Adventist Beliefs — Things Unsaid

Here are some things that the Statement of Fundamental Beliefs of the Seventh-day Adventist Church never mentions.

  1. It never says which translation of the Bible to use, nor how many books are in it. You can use the KJV with Apocrypha or NIV without.
  2. It never takes a position on the “eternal generation of the Son.”  But it does speak of “the eternal Father” and “the eternal Son,” suggesting that they always had this relationship to one another. That protects Orthodox Trinitarianism from the encroaches of Tritheism.
  3. It takes no position on free-will, except to say that we had free will at creation, and freedom is restored in redemption. Augustine, Calvin and Arminius would approve.
  4. It has no theology of ordination.  It does not mention ordination, or a single office of pastoral ministry. It doesn’t mention elders or deacons.  It does say all members have spiritual gifts and there are multiple ministries (and it doesn’t restrict any ministry to either sex).
  5. It doesn’t tell you what you can and can’t do on the Sabbath, except that the day is for rest, worship, and ministry.
  6. It never talks about what that worship is–whether informal or formal, liturgical or non-liturgical, with drums or without drums.
  7. It never mentions meat eating or vegetarianism.
  8. It never mentions coffee or cola or tea or caffeine. 
  9. It avoids most of the historic controversies over what baptism does or doesn’t do, except that it is by immersion and follows a conscious decision. Symbol or sacrament–the Adventist church doesn’t have anything to say.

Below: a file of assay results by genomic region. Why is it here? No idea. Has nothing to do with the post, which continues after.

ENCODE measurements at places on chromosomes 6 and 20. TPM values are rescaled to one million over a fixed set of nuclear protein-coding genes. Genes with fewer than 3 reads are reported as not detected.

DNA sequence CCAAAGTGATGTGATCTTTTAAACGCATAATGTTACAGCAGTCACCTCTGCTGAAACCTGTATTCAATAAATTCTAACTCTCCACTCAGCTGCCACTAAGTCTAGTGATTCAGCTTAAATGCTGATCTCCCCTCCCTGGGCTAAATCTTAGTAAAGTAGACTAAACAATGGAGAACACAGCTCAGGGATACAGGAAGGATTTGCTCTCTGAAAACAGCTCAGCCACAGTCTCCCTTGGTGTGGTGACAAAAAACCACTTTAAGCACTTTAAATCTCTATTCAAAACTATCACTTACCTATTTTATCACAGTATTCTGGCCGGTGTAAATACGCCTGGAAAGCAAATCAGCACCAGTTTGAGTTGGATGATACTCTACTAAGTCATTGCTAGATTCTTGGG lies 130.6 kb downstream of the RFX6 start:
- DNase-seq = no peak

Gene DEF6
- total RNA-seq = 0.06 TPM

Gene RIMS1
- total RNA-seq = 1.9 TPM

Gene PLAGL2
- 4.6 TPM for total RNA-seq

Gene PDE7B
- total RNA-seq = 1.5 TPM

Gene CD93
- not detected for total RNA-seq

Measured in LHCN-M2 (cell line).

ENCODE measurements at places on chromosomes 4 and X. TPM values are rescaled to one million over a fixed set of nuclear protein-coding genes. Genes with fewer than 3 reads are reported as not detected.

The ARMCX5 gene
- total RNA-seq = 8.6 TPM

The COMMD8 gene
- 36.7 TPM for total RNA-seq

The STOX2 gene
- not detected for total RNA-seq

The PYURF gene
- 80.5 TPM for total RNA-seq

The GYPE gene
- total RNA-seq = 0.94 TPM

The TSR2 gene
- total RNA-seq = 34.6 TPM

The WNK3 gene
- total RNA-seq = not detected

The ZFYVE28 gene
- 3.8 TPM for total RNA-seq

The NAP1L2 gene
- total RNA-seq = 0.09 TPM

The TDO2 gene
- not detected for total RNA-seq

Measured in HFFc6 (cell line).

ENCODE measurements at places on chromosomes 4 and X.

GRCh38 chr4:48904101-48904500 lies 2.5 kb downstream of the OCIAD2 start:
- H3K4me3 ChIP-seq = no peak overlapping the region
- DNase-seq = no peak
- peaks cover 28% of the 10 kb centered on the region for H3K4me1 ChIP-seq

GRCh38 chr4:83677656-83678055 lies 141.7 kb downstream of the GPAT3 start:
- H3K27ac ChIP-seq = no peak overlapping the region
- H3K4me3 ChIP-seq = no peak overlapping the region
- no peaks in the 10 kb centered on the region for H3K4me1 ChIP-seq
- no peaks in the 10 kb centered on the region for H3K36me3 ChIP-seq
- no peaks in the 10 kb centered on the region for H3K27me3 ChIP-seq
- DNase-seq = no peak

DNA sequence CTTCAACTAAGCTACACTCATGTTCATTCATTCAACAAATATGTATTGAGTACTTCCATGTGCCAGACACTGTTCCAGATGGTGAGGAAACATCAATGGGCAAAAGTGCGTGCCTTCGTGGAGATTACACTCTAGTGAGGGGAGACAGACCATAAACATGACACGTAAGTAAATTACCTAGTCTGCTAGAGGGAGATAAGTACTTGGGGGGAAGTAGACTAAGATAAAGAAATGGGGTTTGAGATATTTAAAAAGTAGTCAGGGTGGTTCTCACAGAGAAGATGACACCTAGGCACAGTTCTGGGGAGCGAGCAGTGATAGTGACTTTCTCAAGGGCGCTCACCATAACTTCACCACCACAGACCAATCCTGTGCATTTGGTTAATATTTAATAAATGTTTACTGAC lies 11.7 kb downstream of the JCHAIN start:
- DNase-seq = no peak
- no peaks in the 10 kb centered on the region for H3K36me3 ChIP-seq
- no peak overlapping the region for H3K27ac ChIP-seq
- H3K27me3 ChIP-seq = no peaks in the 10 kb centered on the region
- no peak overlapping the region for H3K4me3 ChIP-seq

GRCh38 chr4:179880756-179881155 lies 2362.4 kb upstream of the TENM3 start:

10. It affirms that Christ is present in the Lord’s Supper (thereby rejecting a mere memorial view), but doesn’t get into the how. So there is room for Calvin and Luther and Cranmer.

So while there are some unique teachings that define who Adventists are, there are many areas of historic conflict that separated denominations that are adiaphora (“things indifferent”) to Adventists. So one pastor could lean Puritan, another Methodist, another Baptist, another Lutheran — like the early Adventists did. They didn’t worry about their denominational roots, but were concerned about those things that bound them together.

It’s funny, I wasn’t considered for one job a few years ago because someone thought I was “too Lutheran” in my theology. That person had no problem with a family of converts from the Amish church retaining their distinctive lifestyle. But the Statement of Fundamental Beliefs is happy to embrace both, as long as we both agree on those things which define Adventism.

And I think that’s how it should be.